Journal of Muscle Research & Cell Motility

, Volume 10, Issue 3, pp 181–196 | Cite as

A model of crossbridge action: the effects of ATP, ADP and Pi

  • Edward Pate
  • Roger Cooke


We have explored a model of crossbridge kinetics that explains many of the effects on steady-state muscle contraction of ligands that bind to the nucleotide site on myosin. The mathematical model follows the basic framework for crossbridge function first established by A. F. Huxley. In the model, detached crossbridges initially bind in a weakly Attached, A.M.D.Pi state (A, actin; M, myosin; D, ADP; Pi, orthophosphate) at the beginning of the region of positive force production. Pi release then results in transition to a strongly-bound A.M.D state, as has been suggested by other investigators from both biochemical and mechanical data. Mg2+ ADP release and subsequent crossbridge detachment due to Mg2+ ATP binding to the A.M state occur at the end of the region of positive force production. Work in a number of laboratories has now defined the effects on steady-state contraction of variations in the concentrations of Mg2+ ATP, Mg2+ ADP and Pi. These data provide valuable constraints that can be used to further refine current models. The maximum velocity of shortening (Vmax) and ATPase activity of muscle fibres exhibit classical saturation behaviour with respect to Mg2+ ATP concentration, with Mg2+ ADP acting as a competitive inhibitor. The model can reproduce this behaviour. The model also explains the observations that increasing [Mg2+ ATP] decreases isometric tension and increasing [Mg2+ ADP] increases tension. As the concentration of Pi increases, model predictions suggest that tension should decrease approximately as log[Pi], that ATPase activity should decrease less than tension and thatVmax should be almost unchanged, as has been found experimentally. The model also demonstrates that the connection between the parameters of contraction and the free energy of hydrolysis of Mg2+ ATP can be complex.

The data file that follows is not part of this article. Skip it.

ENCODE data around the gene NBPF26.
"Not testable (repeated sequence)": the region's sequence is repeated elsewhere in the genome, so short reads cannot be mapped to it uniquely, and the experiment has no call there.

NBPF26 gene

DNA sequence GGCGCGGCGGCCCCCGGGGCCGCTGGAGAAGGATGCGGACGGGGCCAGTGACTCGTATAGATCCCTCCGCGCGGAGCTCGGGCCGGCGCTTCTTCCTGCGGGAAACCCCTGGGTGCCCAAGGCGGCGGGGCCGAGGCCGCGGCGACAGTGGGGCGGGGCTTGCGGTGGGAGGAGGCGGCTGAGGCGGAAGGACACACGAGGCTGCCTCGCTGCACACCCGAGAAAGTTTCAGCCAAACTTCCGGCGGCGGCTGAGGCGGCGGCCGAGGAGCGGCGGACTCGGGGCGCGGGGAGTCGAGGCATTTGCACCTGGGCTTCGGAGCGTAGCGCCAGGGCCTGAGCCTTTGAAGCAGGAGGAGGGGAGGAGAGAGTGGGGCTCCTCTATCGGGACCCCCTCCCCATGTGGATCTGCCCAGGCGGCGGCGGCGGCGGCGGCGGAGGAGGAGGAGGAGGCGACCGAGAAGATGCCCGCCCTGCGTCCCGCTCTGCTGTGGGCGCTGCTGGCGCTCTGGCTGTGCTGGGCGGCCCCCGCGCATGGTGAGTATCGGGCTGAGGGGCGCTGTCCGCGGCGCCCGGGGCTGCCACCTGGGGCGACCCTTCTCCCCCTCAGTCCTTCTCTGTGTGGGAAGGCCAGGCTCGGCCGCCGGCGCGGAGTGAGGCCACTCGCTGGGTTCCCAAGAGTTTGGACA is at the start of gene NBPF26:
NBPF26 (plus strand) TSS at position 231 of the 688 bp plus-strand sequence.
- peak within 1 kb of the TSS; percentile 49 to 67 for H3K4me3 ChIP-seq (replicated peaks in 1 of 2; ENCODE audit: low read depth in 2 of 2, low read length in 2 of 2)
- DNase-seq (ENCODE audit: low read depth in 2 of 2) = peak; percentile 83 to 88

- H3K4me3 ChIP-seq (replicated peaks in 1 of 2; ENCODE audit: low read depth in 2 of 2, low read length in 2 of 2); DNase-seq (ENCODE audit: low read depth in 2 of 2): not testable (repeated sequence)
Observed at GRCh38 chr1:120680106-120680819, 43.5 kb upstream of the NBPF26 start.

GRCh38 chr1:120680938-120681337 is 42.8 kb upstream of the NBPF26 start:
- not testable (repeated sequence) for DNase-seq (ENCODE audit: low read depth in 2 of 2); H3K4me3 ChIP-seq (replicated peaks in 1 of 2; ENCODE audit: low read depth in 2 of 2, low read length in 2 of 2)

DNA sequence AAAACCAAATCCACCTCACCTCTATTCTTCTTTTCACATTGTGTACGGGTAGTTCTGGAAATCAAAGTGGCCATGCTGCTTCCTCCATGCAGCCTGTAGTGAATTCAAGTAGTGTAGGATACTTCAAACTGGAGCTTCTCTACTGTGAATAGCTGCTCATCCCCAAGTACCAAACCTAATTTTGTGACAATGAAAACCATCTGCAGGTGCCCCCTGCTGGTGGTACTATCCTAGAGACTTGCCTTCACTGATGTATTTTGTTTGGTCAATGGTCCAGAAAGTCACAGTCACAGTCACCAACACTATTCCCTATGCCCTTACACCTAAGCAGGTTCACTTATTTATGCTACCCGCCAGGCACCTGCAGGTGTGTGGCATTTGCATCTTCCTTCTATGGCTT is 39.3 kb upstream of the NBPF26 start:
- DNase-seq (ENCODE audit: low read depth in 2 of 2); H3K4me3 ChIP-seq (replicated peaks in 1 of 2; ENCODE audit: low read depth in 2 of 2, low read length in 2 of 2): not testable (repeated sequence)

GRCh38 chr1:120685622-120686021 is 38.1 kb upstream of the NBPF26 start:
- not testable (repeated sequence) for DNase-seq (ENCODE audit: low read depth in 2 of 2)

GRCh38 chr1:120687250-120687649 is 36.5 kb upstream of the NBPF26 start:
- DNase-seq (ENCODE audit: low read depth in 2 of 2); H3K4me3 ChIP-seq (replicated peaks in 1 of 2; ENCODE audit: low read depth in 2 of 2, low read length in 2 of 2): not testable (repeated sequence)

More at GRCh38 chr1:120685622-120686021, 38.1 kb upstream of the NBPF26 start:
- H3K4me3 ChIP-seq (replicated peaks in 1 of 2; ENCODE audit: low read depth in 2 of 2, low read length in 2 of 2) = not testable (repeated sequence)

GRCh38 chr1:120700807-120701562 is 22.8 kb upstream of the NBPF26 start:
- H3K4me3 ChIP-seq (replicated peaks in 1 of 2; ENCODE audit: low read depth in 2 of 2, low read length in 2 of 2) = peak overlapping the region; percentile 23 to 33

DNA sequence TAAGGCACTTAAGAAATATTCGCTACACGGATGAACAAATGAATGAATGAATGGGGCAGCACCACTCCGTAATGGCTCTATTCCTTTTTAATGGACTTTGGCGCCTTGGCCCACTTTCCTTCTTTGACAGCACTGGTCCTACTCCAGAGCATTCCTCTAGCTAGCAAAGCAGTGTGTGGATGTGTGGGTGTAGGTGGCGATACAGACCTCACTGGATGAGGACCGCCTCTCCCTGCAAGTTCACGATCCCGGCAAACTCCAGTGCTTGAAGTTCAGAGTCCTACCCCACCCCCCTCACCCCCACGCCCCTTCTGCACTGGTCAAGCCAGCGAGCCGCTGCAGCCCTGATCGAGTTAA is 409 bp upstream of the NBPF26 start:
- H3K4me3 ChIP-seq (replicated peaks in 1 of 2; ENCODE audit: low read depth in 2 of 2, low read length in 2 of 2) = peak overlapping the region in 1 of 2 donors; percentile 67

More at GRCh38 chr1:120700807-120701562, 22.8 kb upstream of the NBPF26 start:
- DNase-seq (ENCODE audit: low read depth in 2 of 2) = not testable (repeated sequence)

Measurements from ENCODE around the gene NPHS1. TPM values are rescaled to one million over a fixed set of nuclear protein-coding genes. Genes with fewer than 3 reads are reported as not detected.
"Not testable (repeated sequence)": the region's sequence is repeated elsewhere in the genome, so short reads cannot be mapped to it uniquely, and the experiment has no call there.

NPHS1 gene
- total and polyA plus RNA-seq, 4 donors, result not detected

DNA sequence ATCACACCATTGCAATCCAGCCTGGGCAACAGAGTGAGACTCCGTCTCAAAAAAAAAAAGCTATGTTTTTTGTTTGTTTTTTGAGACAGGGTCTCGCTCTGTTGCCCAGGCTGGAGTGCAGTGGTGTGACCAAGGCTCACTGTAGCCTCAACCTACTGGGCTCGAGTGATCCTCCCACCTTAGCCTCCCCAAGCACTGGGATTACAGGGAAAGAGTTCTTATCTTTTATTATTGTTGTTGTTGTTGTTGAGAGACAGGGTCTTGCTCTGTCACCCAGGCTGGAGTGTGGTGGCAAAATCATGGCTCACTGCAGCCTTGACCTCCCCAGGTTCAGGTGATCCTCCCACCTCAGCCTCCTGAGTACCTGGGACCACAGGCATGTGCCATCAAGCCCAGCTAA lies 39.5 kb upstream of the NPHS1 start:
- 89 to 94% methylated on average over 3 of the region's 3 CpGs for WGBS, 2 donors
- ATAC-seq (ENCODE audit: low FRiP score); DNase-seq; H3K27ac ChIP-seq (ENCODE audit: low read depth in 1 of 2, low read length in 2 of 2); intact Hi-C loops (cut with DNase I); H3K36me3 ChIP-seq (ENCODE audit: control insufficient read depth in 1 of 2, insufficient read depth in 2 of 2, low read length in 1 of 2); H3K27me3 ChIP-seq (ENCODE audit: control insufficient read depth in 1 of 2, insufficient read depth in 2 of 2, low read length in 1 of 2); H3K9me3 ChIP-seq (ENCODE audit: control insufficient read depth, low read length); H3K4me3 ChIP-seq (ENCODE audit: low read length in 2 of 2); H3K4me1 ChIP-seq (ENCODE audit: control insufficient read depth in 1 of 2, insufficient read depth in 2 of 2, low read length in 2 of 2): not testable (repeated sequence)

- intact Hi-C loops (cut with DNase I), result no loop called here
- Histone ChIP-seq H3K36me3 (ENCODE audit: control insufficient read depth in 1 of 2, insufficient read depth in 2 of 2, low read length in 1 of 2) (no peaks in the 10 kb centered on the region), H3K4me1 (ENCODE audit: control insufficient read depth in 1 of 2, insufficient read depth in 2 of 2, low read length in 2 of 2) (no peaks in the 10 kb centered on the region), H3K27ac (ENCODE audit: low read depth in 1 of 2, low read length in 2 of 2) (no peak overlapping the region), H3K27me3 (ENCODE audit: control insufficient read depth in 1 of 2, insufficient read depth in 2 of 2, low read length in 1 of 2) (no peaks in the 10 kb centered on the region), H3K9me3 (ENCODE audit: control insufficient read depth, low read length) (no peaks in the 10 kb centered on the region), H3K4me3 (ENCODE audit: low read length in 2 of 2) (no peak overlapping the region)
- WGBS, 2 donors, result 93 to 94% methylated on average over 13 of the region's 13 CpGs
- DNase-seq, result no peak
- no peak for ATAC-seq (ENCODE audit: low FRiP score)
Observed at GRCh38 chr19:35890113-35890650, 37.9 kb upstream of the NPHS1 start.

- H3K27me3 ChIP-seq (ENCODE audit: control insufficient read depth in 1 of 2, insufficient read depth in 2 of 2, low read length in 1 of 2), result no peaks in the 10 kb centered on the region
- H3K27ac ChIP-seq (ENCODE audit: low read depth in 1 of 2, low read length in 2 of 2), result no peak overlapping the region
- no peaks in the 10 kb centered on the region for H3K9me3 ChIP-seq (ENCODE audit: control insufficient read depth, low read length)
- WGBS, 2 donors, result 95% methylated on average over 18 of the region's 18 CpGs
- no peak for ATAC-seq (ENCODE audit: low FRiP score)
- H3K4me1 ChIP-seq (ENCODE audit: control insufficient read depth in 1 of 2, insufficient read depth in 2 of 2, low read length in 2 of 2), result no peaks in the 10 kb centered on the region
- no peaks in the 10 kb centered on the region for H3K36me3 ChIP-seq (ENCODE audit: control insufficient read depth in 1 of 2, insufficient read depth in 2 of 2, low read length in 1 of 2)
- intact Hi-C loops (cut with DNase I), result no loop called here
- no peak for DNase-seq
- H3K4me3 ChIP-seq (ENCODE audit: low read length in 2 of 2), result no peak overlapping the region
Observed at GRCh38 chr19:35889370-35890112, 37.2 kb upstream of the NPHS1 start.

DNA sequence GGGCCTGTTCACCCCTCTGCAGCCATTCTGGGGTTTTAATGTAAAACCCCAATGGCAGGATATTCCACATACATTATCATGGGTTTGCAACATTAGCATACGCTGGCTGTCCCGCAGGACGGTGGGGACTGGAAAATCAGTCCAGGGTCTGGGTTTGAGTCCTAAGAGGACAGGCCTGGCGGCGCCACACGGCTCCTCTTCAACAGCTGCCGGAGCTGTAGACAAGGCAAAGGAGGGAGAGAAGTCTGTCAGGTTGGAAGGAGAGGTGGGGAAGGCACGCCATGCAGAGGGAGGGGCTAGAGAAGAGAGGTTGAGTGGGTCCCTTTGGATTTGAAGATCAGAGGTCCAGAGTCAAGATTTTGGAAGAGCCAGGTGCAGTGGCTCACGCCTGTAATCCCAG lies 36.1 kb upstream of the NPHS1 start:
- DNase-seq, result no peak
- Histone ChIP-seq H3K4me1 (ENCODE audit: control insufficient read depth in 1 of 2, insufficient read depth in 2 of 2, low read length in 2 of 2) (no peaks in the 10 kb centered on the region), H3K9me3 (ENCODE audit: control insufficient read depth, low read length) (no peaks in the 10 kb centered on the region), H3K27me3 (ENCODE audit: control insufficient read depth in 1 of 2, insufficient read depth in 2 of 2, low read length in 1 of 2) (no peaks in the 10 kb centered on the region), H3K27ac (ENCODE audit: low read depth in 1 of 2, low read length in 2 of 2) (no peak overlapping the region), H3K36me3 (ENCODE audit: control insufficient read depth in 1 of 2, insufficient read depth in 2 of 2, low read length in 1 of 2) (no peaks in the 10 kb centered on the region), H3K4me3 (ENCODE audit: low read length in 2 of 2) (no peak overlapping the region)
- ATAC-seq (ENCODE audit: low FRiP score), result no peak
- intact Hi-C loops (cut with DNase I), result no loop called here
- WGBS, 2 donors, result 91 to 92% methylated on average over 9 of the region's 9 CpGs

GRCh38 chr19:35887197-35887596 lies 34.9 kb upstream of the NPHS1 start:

ATPase Activity Free Energy Maximum Velocity Competitive Inhibitor Basic Framework 
These keywords were added by machine and not by the authors. This process is experimental and the keywords may be updated as the learning algorithm improves.


Unable to display preview. Download preview PDF.

Unable to display preview. Download preview PDF.


  1. Abbott, R. H. &Mannherz, H. G. (1970) Activation by Mg2+ADP and the correlation between tensions and ATPase activity in insect fibrillar muscle.Pflügers Arch. ges. Physiol. 321, 223–32.Google Scholar